On Friday, September 12, 2014, the Museum of the Moving Image will launch a retrospective of the films by Taiwan’s celebrated director Hou Hsiao-hsien. The internationally-touring series, titled “Also Like Life: The Films of Hou Hsiao-hsien,” runs through October 17 in New York and includes all of the director’s seventeen feature films. The retrospective will also showcase Hou’s short movies as well as a number of related films and documentaries.
In the interview below, Bard College professor Richard I. Suchenski, the organizer of the retrospective and the editor of the new book Hou Hsiao-hsien (available here), talks with the Weatherhead East Asian Institute about the remarkable experience of watching Hou’s films.
In conjunction with the retrospective, Professor Suchenski will join Columbia film scholar Richard Peña and acclaimed writer and academic Ian Buruma in a public discussion about Hou’s films on Friday, September 12, 2014, from 3:00 PM – 4:30 PM in Kent Hall 403 on the Columbia University campus.
-What makes Hou Hsiao-hsien’s filmmaking distinctive?
Salient features of Hou’s cinema include elegantly staged long takes, the precise delineation of quotidian life, and a radically, even vertiginously, elliptical mode of storytelling. His films place unusual demands on the viewer, but their sophistication is understated and their formal innovations are irreducibly bound up with the sympathetic observation of everyday experience. In the book, I argue that by combining multiple forms of tradition with a unique approach to space and time, Hou has created a body of work that, through its stylistic originality and historical gravity, opens up new possibilities for the medium and redefines the relationship between realism and modernism.
One often has the peculiar sensation when watching Hou’s films of looking backwards and forwards simultaneously, continually refining an understanding of preceding scenes even when immersed in the unfolding present. He goes furthest in this direction with “The Puppetmaster” (1993), but there are already extraordinary examples in his breakthrough film “The Boys from Fengkuei” (1983).
-What inspired you to study Hou’s films?
For a cinephile of my generation, Hou is a key reference point and the new Taiwanese cinema that began in the 1980s has a special status as a cinema that was (and is) in the midst of introducing an innovative sensibility and a fresh perspective. Hou is the most important Taiwanese filmmaker and his sensuous, richly nuanced work is at the heart of everything that is vigorous and genuine in contemporary film culture. This made him an ideal subject for the first integrated book and retrospective project coordinated through the Center for Moving Image Arts (CMIA).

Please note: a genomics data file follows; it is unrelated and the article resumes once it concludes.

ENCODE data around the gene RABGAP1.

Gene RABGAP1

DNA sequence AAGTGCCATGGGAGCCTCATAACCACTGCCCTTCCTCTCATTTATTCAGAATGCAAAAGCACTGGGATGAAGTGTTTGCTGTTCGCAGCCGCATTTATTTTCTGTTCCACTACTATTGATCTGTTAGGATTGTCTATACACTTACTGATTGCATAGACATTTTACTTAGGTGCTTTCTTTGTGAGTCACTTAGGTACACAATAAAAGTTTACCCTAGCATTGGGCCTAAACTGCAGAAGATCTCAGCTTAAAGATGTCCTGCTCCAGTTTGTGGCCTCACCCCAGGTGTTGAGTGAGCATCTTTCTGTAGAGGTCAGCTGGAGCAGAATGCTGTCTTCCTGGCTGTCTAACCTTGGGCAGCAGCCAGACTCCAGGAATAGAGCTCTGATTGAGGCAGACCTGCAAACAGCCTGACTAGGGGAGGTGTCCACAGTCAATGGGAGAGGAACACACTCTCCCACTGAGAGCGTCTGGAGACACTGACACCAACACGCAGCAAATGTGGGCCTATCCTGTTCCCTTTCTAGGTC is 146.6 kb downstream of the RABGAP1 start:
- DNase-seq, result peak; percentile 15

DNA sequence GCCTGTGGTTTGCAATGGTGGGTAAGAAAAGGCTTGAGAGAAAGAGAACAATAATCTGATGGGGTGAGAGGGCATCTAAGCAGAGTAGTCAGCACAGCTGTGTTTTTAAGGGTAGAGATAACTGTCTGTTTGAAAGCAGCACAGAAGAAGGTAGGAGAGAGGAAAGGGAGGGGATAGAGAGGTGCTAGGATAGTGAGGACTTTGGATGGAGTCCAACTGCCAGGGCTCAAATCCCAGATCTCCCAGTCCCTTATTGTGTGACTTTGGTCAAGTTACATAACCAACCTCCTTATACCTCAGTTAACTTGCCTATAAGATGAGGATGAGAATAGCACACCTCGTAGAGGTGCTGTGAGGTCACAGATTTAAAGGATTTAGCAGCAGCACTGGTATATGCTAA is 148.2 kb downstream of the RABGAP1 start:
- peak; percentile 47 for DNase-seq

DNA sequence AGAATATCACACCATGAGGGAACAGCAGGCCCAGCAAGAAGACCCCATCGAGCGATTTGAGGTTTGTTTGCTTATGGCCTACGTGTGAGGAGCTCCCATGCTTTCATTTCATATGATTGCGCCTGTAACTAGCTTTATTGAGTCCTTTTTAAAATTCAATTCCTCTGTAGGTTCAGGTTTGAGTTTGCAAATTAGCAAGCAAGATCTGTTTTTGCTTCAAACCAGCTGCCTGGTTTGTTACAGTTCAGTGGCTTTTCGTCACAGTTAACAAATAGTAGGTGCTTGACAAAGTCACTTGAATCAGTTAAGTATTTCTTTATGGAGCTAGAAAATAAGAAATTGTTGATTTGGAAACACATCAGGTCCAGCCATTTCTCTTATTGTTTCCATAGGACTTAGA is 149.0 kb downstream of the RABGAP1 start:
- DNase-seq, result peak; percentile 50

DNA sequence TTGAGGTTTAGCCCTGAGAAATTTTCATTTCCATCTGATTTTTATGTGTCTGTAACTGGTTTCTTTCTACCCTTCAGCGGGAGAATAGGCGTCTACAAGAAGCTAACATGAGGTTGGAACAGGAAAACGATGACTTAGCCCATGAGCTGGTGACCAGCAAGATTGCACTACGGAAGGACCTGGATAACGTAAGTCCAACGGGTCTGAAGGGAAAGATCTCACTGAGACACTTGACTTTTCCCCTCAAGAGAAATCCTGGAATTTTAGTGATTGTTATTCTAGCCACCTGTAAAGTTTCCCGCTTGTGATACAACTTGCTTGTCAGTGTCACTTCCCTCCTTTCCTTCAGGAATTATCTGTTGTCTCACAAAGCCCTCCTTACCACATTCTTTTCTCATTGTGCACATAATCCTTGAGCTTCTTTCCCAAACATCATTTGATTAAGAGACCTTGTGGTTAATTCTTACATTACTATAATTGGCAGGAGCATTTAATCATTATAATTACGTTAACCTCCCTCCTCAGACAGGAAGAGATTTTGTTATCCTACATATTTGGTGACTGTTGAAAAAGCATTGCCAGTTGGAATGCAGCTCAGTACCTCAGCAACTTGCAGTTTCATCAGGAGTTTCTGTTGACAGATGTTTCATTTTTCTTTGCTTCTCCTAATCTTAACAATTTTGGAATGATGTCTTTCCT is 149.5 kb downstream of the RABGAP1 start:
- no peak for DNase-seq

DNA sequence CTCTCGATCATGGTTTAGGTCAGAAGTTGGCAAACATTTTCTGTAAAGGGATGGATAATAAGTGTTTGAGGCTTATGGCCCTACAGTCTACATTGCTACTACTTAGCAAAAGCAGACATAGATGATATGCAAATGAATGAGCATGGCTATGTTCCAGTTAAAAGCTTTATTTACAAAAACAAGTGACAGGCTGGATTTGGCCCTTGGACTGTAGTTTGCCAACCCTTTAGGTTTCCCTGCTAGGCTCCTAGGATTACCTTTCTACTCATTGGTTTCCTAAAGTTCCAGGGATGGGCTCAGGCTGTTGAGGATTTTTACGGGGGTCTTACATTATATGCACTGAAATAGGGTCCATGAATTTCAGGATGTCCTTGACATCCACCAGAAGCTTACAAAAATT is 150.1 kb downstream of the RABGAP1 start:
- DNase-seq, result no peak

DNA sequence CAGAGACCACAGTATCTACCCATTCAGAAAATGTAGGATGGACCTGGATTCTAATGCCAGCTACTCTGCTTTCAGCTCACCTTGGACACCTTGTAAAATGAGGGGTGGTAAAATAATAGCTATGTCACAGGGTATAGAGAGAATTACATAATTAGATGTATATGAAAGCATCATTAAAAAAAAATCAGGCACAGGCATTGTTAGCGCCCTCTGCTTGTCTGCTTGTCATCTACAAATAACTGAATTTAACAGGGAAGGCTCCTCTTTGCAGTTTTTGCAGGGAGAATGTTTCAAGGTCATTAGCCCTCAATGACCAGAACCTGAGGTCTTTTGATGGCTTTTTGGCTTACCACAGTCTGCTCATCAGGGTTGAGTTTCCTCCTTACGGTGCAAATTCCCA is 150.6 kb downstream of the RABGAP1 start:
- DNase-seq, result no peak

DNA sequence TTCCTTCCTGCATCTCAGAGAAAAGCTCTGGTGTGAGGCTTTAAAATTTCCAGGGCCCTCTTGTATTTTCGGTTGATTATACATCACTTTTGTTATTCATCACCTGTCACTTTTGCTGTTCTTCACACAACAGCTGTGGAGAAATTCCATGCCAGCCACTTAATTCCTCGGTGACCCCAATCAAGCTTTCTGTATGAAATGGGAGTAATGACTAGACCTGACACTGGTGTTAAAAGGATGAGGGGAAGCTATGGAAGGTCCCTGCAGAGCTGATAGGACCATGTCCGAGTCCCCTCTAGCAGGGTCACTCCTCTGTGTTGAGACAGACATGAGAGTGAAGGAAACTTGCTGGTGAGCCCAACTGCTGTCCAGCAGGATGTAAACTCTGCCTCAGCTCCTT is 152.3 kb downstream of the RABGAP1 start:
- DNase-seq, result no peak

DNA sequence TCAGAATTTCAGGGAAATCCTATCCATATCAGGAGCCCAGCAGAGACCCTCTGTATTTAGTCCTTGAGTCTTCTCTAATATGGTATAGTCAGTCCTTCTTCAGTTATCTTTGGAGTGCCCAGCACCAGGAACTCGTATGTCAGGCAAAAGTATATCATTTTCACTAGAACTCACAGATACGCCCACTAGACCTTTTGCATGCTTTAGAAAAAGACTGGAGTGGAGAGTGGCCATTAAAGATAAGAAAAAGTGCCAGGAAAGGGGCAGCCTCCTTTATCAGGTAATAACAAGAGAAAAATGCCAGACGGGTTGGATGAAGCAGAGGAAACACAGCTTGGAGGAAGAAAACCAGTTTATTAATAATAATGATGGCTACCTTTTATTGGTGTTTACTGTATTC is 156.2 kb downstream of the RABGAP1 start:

-What is the significance of the title “Also Like Life” for the retrospective?
The title is a reference to the film that I consider Hou’s greatest, “The Puppetmaster.” A puppetry group is given this name because “puppets in performance are like people, so puppet plays are also like life.” Hou’s creative experiments are always connected to his deep commitment to realism, and the phrase suggests some of the subtleties of his approach to representation.
-How does Hou’s work illuminate the history of Taiwan and China?
Hou was born in 1947 to a Hakka family in Guangdong that immigrated to Taiwan in 1948. One year later, the People’s Republic of China is proclaimed and Chiang Kai-shek declares Taipei the provisional capital of the Republic of China. Hou has a strong sense of Chinese cultural identity as well as a profound attachment to his adopted home.
When I first started watching his films, I was struck above all by his prismatic treatment of Taiwanese history and the way in which he links that – formally and thematically – to questions of point of view. His sensitivity to character, location, and geopolitical nuance has enabled him to explore very complex issues with a remarkable degree of perspicuity and deftness.
-What films would you first recommend to a person who is not yet familiar with Hou’s work?
The most important films, in my view, are “A City of Sadness” (1989) and “The Puppetmaster.” These are also the hardest to see on film. “Dust in the Wind” (1986) and “A Time to Live and a Time to Die” (1985) are excellent introductions to his work, and the new prints of “Good Men, Good Women” (1995) and “Flowers of Shanghai” (1998) that were struck for the retrospective are not to be missed.
Richard I. Suchenski (Ph.D. Yale University) is the Founder and Director of the Center for Moving Image Arts and Assistant Professor of Film and Electronic Arts at Bard College. He organized “Also like Life: the Films of Hou Hsiao-hsien,” an international retrospective traveling to seventeen cities worldwide through 2015, and is the editor of Hou Hsiao-hsien (2014).